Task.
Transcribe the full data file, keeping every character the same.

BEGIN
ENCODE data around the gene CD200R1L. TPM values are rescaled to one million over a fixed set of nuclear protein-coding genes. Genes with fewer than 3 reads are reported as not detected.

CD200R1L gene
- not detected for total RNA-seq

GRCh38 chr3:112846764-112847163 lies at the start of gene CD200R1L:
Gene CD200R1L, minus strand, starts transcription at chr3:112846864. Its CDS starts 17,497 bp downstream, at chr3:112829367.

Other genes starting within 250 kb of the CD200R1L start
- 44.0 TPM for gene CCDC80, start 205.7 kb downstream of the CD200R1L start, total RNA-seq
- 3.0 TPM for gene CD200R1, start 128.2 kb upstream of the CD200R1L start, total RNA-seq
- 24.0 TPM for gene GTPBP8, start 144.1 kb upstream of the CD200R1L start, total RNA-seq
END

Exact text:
ENCODE data around the gene CD200R1L. TPM values are rescaled to one million over a fixed set of nuclear protein-coding genes. Genes with fewer than 3 reads are reported as not detected.

CD200R1L gene
- not detected for total RNA-seq

GRCh38 chr3:112846764-112847163 lies at the start of gene CD200R1L:
Gene CD200R1L, minus strand, starts transcription at chr3:112846864. Its CDS starts 17,497 bp downstream, at chr3:112829367.

Other genes starting within 250 kb of the CD200R1L start
- 44.0 TPM for gene CCDC80, start 205.7 kb downstream of the CD200R1L start, total RNA-seq
- 3.0 TPM for gene CD200R1, start 128.2 kb upstream of the CD200R1L start, total RNA-seq
- 24.0 TPM for gene GTPBP8, start 144.1 kb upstream of the CD200R1L start, total RNA-seq